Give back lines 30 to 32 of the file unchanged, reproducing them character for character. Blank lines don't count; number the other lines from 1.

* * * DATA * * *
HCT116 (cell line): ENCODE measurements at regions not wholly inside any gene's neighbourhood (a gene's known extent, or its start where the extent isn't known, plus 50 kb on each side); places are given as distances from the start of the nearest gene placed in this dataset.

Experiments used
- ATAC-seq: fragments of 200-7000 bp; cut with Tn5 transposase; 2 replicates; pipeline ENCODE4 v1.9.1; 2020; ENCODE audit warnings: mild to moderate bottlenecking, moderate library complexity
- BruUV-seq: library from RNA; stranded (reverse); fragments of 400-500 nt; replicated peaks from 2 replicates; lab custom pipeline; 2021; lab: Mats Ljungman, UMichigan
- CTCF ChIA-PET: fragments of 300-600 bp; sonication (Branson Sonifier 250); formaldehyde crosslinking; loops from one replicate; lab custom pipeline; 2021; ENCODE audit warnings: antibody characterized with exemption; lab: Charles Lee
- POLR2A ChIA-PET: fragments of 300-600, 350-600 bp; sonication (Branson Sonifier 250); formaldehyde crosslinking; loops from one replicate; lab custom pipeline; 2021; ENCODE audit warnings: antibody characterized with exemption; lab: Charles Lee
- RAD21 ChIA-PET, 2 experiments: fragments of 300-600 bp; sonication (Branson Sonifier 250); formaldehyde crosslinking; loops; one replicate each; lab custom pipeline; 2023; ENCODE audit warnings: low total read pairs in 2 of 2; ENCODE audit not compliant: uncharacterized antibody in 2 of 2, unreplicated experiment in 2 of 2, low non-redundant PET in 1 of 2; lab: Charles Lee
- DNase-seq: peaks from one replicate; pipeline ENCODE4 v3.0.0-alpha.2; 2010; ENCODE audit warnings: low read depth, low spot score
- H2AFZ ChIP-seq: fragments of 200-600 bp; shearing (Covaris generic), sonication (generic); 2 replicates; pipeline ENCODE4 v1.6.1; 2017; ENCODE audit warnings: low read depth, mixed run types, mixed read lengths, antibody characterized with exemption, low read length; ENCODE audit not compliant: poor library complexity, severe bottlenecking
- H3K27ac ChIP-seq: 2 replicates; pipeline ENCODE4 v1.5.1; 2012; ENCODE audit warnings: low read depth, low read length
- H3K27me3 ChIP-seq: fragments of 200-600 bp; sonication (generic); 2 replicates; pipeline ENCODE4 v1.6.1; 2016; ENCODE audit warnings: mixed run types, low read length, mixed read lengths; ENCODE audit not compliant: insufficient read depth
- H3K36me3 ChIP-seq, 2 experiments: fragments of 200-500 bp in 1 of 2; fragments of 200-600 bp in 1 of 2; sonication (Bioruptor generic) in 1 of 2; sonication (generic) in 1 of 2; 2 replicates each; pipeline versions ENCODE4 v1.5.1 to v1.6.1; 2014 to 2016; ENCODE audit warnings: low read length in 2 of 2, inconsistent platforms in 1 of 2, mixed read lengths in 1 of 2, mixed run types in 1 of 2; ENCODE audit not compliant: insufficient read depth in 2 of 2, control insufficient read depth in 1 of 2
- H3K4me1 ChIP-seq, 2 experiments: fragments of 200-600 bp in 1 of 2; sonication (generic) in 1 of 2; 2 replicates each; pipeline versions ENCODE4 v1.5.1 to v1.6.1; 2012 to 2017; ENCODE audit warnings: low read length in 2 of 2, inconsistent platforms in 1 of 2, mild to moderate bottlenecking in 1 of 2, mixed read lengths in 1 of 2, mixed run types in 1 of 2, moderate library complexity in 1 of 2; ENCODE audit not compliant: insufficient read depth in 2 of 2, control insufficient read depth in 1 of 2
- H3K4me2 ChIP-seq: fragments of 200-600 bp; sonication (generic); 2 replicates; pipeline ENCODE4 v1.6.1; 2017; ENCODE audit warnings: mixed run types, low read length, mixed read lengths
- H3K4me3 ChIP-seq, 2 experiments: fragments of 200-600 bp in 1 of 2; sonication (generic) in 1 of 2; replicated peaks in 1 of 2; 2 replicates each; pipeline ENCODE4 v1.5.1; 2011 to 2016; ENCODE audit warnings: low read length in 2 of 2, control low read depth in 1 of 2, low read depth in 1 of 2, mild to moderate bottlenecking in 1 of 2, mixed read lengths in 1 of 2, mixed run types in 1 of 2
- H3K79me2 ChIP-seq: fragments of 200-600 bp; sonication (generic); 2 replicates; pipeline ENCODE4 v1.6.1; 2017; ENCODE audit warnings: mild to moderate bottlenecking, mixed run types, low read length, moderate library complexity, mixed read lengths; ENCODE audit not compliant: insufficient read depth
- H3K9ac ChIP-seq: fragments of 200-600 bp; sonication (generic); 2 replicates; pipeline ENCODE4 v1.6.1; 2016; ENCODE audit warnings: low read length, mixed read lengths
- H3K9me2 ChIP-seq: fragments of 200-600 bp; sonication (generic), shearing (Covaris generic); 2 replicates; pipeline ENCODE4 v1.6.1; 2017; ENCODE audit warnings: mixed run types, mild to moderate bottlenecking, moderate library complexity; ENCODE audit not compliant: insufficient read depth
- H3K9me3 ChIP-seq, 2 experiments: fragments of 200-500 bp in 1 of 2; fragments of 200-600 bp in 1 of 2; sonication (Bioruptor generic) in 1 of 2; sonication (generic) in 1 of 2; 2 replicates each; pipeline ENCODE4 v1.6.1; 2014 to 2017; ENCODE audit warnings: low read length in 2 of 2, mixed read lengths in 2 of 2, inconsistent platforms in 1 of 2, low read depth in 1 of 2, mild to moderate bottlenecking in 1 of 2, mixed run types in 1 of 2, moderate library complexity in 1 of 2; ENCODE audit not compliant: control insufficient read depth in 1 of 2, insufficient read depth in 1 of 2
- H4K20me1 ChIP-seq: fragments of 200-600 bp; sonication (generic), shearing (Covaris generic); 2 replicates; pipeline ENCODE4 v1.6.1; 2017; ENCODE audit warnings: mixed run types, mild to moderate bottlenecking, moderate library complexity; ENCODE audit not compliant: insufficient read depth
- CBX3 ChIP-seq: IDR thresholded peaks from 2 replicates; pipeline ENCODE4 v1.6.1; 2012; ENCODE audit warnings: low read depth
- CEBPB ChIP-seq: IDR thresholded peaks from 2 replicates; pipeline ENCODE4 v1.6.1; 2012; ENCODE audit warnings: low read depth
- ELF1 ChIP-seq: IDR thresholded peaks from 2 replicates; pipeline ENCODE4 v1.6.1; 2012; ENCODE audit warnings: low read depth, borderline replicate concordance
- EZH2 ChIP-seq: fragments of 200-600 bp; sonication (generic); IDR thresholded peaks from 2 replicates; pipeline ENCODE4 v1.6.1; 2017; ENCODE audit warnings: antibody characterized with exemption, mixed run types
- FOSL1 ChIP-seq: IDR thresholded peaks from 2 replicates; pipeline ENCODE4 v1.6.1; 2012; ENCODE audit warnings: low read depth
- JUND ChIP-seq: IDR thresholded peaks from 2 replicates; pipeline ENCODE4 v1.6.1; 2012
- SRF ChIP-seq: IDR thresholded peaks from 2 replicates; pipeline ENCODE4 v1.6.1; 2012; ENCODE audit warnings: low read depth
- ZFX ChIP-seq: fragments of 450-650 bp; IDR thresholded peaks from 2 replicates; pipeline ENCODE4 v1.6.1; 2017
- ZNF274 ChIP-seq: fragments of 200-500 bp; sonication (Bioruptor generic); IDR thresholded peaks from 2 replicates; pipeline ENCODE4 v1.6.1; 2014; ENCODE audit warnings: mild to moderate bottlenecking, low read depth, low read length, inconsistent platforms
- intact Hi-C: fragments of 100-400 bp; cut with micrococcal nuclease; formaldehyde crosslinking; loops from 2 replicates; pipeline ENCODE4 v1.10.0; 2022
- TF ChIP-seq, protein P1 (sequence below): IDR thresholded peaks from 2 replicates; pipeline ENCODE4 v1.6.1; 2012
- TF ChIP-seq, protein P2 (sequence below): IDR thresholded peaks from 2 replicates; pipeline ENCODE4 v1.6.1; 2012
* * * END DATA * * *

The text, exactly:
- intact Hi-C: fragments of 100-400 bp; cut with micrococcal nuclease; formaldehyde crosslinking; loops from 2 replicates; pipeline ENCODE4 v1.10.0; 2022
- TF ChIP-seq, protein P1 (sequence below): IDR thresholded peaks from 2 replicates; pipeline ENCODE4 v1.6.1; 2012
- TF ChIP-seq, protein P2 (sequence below): IDR thresholded peaks from 2 replicates; pipeline ENCODE4 v1.6.1; 2012